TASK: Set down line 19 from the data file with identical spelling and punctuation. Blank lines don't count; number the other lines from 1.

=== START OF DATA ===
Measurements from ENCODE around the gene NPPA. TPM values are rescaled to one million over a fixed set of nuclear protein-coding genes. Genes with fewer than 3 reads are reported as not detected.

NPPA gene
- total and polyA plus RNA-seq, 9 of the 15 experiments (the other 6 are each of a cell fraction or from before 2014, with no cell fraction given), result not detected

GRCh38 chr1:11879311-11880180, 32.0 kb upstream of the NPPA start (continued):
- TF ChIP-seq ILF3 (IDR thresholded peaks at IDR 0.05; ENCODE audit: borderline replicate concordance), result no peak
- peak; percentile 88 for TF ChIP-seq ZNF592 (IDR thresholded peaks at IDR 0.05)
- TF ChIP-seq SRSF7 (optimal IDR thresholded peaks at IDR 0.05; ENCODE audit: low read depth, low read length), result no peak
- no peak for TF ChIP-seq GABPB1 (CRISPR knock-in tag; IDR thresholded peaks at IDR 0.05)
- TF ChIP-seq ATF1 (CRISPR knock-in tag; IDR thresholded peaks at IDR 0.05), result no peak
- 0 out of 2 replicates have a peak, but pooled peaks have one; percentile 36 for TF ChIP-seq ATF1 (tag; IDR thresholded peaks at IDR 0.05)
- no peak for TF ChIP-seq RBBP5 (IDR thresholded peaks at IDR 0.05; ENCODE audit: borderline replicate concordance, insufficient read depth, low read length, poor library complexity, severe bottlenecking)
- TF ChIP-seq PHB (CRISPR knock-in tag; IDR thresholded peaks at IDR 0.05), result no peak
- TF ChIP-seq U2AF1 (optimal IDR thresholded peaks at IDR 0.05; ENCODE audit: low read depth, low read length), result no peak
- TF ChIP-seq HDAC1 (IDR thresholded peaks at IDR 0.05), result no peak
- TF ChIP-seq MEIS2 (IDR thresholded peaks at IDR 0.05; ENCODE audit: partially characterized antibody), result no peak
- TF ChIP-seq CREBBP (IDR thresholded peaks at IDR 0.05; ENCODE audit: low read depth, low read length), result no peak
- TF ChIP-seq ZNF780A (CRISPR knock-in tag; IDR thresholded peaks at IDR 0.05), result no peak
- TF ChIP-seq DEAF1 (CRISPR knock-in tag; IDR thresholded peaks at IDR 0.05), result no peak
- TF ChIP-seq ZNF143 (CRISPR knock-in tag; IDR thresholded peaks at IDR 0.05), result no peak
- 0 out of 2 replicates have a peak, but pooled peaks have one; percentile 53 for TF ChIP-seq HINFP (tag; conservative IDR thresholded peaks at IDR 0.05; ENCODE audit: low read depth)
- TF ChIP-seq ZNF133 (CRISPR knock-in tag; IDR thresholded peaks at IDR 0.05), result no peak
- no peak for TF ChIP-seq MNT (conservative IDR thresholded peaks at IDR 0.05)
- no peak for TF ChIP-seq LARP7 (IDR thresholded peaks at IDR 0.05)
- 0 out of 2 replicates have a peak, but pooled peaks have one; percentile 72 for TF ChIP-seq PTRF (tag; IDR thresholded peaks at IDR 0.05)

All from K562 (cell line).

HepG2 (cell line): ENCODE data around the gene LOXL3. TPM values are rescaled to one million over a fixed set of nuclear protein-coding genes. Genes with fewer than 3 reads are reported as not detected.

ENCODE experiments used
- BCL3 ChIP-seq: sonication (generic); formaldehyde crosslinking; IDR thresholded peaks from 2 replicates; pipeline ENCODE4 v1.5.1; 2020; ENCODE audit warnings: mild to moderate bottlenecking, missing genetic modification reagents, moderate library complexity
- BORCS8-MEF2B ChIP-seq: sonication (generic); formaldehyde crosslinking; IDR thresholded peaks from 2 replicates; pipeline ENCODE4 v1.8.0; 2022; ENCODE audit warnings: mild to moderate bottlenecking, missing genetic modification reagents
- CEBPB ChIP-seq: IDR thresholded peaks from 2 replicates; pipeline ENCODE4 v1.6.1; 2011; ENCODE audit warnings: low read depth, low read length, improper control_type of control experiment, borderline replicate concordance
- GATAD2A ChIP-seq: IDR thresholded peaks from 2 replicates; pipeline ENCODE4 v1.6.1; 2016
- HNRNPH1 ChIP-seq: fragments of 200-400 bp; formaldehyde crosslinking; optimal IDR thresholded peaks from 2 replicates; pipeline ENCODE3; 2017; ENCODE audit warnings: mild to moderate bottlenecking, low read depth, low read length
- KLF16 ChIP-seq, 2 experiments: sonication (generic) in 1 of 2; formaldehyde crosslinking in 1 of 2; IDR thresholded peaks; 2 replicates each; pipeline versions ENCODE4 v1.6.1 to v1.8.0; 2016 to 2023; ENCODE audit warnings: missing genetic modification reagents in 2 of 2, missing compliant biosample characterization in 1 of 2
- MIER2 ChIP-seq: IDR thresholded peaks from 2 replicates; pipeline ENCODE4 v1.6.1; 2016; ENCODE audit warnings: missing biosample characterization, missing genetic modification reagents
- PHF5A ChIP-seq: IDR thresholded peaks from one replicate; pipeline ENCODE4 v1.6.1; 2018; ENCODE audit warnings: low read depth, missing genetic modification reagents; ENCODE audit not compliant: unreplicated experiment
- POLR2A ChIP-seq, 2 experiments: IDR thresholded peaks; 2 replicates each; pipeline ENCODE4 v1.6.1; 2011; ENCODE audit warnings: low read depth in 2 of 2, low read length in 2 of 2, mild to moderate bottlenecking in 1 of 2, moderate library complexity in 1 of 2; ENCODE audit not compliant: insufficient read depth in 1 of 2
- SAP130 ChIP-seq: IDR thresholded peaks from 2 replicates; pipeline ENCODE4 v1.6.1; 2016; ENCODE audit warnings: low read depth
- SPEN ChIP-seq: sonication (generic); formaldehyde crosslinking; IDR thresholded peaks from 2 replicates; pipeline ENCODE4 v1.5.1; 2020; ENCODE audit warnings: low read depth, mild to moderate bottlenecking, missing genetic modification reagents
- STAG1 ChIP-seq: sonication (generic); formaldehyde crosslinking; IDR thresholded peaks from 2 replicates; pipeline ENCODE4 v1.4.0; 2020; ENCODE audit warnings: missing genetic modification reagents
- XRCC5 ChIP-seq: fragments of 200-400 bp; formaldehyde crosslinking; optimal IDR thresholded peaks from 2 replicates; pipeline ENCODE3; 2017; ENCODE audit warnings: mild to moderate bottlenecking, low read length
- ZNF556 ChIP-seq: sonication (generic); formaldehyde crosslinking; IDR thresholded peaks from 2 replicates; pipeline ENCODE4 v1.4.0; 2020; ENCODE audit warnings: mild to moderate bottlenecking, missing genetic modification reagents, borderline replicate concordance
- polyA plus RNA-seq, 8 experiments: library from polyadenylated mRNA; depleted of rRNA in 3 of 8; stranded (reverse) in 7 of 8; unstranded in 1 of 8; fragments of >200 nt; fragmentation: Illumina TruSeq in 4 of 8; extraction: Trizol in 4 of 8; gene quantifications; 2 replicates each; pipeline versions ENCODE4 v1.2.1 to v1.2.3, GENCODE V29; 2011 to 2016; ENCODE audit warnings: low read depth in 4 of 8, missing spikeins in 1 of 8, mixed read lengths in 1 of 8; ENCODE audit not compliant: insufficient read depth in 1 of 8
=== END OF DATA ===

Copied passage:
- TF ChIP-seq ZNF143 (CRISPR knock-in tag; IDR thresholded peaks at IDR 0.05), result no peak